There’s something almost poetic about the timing of the release of the new Animal Crossing.
Animal Crossing: New Horizons was always going to be a game that robbed workplaces of employees. For those of you new to the franchise, of for those of you losing partners to this profoundly weird game, think of it this way: Animal Crossing is a place. A pretty real one, too. And right now, the island of each player is very likely the only chance they’ll get to drift out of their quarantine and visit a calm, serene, gratifying faraway land.
So that’s how I’m going to cover it: like a tourist destination. It might be the closest thing any of us get to a holiday anytime soon, so why not review it as such?
Animal Crossing: New Horizons Review
First up, the travel experience itself. Dodo Airlines, the carrier that flies the player to their new island home, are… well, they’re dodos. They fang you across the seas to your island on what appears to be a water-plane, and once you’ve settled down, you can visit the airline office anytime you like to fly over to another island.
You can visit your friends, and see just how grotesque their design aesthetics are. Hell, you can travel to random uninhabited islands and pilfer said islands of all their natural resources. You can even visit the helpful little kiosk in the Dodo Airlines office and send calming letters to faraway compatriots.
It’s a thumbs up for Dodo Airlines. Although ironically, real-life airlines will soon go the way of the dodo if this pandemic continues.
Next up, the island itself.
You get to pick from a handful of fairly similar layouts, and then you’re introduced to the head of this whole capitalist endeavour; Tom Nook. The Richard Branson of the Animal Crossing universe, Tom Nook is a racoon who aims to make your time on your island as calm and carefree as possible.
His customer service skills are excellent, though his tendency to only employ family members veers towards nepotism. Are those little racoons old enough to be selling me saplings and shovels? Is there an Animal Crossing ombudsman? If there is he’s probably a fucking talking otter called Otto the Otter Ombudsman and frankly I cannot wait to meet the furry bastard.
Really, gripes aside, everyone working on this island is a delight. Five stars.
Activities! Every day, I wake up and shake trees, grab peaches, sell the peaches. I whack boulders and ore flies out. I catch insects and take them to a museum where a fusty narcoleptic owl yells at me and tells me he already has my proffered dragonfly. I sell the dragonfly and use the proceeds to buy a lime green stereo for my house, a purchase I instantly regret.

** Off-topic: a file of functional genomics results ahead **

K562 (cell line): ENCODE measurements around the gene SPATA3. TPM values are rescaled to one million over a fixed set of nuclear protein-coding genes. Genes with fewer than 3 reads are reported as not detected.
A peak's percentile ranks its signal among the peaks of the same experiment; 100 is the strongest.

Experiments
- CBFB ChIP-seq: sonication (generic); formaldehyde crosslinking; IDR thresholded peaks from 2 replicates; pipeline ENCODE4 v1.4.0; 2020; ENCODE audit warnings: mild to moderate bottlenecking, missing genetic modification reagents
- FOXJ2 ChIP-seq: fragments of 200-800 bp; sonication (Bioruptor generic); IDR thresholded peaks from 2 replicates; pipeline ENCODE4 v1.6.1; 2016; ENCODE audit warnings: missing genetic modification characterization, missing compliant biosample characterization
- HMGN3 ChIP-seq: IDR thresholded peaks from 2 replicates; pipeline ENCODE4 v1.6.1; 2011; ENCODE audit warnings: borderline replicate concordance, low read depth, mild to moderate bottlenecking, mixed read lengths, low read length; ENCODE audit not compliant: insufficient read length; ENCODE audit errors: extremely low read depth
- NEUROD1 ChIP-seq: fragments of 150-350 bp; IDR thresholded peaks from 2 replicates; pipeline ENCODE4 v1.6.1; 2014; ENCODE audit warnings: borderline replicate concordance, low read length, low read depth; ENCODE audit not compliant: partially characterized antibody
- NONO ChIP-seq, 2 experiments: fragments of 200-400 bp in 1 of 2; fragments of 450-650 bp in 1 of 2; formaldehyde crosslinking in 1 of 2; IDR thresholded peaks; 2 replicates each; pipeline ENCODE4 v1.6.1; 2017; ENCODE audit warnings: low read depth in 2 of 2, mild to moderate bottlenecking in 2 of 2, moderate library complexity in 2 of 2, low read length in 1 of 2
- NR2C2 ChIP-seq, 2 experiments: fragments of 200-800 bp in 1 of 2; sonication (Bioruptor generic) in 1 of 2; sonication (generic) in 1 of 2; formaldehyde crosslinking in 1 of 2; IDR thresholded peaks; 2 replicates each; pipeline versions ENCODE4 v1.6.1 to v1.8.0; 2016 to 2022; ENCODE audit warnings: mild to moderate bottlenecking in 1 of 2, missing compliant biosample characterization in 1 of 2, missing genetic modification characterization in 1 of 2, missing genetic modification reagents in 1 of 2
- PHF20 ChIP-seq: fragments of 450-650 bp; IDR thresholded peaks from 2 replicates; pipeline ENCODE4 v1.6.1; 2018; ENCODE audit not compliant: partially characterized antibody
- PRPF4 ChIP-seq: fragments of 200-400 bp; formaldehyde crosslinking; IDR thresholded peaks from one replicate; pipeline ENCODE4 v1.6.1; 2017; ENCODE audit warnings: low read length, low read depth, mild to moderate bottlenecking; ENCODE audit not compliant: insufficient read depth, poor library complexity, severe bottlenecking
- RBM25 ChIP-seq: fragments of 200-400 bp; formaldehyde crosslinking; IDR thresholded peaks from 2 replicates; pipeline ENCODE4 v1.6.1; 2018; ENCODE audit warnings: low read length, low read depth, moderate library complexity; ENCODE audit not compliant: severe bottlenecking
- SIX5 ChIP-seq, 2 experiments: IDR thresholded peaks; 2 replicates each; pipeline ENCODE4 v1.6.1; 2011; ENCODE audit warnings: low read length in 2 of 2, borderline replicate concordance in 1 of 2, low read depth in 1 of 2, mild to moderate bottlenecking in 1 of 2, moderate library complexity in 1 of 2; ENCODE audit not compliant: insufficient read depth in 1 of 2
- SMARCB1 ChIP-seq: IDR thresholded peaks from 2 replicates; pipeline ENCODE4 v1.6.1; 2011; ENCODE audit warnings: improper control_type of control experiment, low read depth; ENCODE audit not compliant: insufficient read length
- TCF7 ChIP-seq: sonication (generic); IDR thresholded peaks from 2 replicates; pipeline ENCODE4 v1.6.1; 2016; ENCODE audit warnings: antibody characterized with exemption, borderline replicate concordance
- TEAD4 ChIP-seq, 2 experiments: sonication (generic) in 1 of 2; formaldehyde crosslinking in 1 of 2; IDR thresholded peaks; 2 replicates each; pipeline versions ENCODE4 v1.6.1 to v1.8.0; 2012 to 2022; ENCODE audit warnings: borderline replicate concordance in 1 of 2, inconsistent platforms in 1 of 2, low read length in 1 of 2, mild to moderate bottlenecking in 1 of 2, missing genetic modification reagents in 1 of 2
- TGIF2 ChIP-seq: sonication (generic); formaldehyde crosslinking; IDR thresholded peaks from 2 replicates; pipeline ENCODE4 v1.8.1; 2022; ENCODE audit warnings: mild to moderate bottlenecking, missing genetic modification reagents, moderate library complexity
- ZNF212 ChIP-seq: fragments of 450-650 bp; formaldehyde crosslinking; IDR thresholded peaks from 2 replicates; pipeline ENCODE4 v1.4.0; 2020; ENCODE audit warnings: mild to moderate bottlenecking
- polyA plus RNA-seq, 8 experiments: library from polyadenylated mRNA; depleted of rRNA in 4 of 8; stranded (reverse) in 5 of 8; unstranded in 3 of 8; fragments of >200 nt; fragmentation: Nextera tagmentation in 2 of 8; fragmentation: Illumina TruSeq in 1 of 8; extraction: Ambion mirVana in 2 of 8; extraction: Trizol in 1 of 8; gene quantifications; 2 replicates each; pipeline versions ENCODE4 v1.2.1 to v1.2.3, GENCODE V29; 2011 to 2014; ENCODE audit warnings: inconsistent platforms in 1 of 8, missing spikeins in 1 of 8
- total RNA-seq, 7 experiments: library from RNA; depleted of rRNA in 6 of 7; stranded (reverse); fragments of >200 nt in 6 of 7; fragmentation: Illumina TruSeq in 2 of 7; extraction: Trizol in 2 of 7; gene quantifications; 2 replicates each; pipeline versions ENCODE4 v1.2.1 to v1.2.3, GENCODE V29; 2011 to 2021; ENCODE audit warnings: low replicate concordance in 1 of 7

My house, by the way, needs to be paid off.
Once I pay it off, I agree to get a bigger house, and suddenly I have a mortgage. Even a billion miles from home, the stringy fingers of capitalism grip my ankles. It’s OK, though. Tom knows I’m good for it. He tells me every day I’m good for it. Has he slept? Is this startup of his going well, or very, very badly? He’s a racoon. Maybe those rings around his eyes aren’t meant to be there.
The other guests on my island, who I lured there timeshare-style by building houses for them at Tom’s behest (for free, I might add) are a goat with a workout fixation, a duck who spends nine hours a day Naruto-running around our dusty plaza, and a pig who asked me what my favourite album was.
I told him – quite sincerely – that right now, it’s Toto’s Dune soundtrack. Now, the pig approached me every day and asks me about Toto’s Dune soundtrack. If there’s a reasonable psychological snapshot of my real-life quarantined brain, this island is it.
I’m, working hard on improving the island. The museum is filling up with fish, insects and fossils that I’m lovingly accruing, even as my tools dissipate in puffs of smoke from overuse. I have a rather epic harvest of peaches, coconuts, cherries, apples and oranges now, and my town hall just received an upgrade.
Yesterday, a camel arrived to sell me carpets without showing me what the carpets were first. Did I sink thousands on a lucky dip that would, very likely, be sold instantly due to its catastrophic ugliness?
You’re damn right I did.
Animal Crossing: New Horizons is fantastic. It’s polished, it’s weird, and I cannot overstate just how much pressure it is taking off me, pressure the real world seems insistent on piling on of late.
If you’re locked away during this quarantine – and you really, really ought to be – I can’t think of a better way to escape each day than a piping hot mug of this utterly lovely, baffling, meditative game.
Animal Crossing: New Horizons was reviewed on Switch using a retail copy provided by Nintendo Australia.
Game Title: Animal Crossing: New Horizons